offset (float): The sec.msec offset to apply to the time stamp of the message event. If you send the event before or after the time the event actually occurred, and you know what the offset value is, you can provide it here and it will be applied to the ioHub time stamp for the MessageEvent.

sec_time (float): The time stamp to use for the message in sec.msec format. If not provided, or None, then the MessageEvent is time stamped when this method is called using the global timer.

bool: True

Create a condition variable table in the ioHub data file based on the a psychopy TrialHandler. By doing so, the iohub data file can contain the DV and IV values used for each trial of an experiment session, along with all the iohub device events recorded by iohub during the session. Example psychopy code usage:

# Load a trial handler and
# create an associated table in the iohub data file
from import TrialHandler,importConditions

trials = TrialHandler(exp_conditions,1)

# Inform the ioHub server about the TrialHandler

# Read a row of the trial handler for
# each trial of your experiment
for trial in trials:
    # do whatever...

# During the trial, trial variable values can be updated

# At the end of each trial, before getting
# the next trial handler row, send the trial
# variable states to iohub so they can be stored for future
# reference.

Adds the values from a TriaHandler row / record to the iohub data file for future data analysis use.


Deprecated Method: Use Computer.getTime instead. Remains here for testing time bases between processes only.

setPriority(level='normal', disable_gc=False)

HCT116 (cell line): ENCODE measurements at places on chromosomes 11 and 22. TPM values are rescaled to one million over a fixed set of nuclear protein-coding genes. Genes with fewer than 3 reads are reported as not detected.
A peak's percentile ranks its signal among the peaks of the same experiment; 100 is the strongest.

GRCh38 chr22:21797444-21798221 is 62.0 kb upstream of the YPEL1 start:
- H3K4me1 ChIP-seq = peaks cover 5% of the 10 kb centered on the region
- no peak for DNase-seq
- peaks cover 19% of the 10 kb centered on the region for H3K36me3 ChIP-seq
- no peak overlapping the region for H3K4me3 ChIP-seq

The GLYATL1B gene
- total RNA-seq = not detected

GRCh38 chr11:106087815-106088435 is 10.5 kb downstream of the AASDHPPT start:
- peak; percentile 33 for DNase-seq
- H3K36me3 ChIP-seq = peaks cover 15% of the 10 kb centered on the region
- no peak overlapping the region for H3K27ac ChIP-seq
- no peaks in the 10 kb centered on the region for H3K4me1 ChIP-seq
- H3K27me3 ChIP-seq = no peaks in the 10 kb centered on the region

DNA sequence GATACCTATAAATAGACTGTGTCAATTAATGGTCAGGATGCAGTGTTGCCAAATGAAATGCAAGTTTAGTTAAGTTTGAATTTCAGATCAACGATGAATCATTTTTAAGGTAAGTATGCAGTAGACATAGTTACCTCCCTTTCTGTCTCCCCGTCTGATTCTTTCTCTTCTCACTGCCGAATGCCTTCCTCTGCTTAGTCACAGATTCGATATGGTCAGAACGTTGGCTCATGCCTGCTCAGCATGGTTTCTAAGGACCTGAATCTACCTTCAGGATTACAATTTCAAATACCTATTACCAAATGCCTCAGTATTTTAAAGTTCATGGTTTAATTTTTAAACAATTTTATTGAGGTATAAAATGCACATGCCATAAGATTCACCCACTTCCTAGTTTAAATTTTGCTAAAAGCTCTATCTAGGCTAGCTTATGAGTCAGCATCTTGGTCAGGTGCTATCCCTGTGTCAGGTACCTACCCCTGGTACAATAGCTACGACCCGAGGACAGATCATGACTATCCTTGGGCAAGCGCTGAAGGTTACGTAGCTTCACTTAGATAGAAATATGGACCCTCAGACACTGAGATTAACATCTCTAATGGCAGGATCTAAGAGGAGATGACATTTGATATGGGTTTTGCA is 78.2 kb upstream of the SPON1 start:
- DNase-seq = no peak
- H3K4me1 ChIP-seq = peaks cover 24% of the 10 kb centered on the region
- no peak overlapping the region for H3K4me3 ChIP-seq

See Computer.setPriority documentation, where current process will be the iohub process.


See Computer.getPriority documentation, where current process will be the iohub process.


Deprecated Method: Use setPriority(‘high’, disable_gc) instead.


Deprecated Method: Use setPriority(‘normal’) instead.


Deprecated Method: Use setPriority(‘realtime’, disable_gc) instead.


Deprecated Method: Use setPriority(‘normal’) instead.


Returns the current ioHub Process Affinity setting, as a list of ‘processor’ id’s (from 0 to getSystemProcessorCount()-1). A Process’s Affinity determines which CPU’s or CPU cores a process can run on. By default the ioHub Process can run on any CPU or CPU core.

This method is not supported on OS X at this time.

list: A list of integer values between 0 and Computer.getSystemProcessorCount()-1, where values in the list indicate processing unit indexes that the ioHub process is able to run on.

Sets the ioHub Process Affinity based on the value of processor_list. A Process’s Affinity determines which CPU’s or CPU cores a process can run on. By default the ioHub Process can run on any CPU or CPU core.

The processor_list argument must be a list of ‘processor’ id’s; integers in the range of 0 to Computer.processing_unit_count-1, representing the processing unit indexes that the ioHub Server should be allowed to run on. If processor_list is given as an empty list, the ioHub Process will be able to run on any processing unit on the computer.

This method is not supported on OS X at this time.

processor_list (list): A list of integer values between 0 and Computer.processing_unit_count-1, where values in the list indicate processing unit indexes that the ioHub process is able to run on.

Manually tell the ioDataStore to flush any events it has buffered in memory to disk.”


Tells the ioHub Process to close all ioHub Devices, the ioDataStore, and the connection monitor between the PsychoPy and ioHub Processes. Then exit the Server Process itself.


Same as the shutdown() method, but has same name as PsychoPy core.quit() so maybe easier to remember.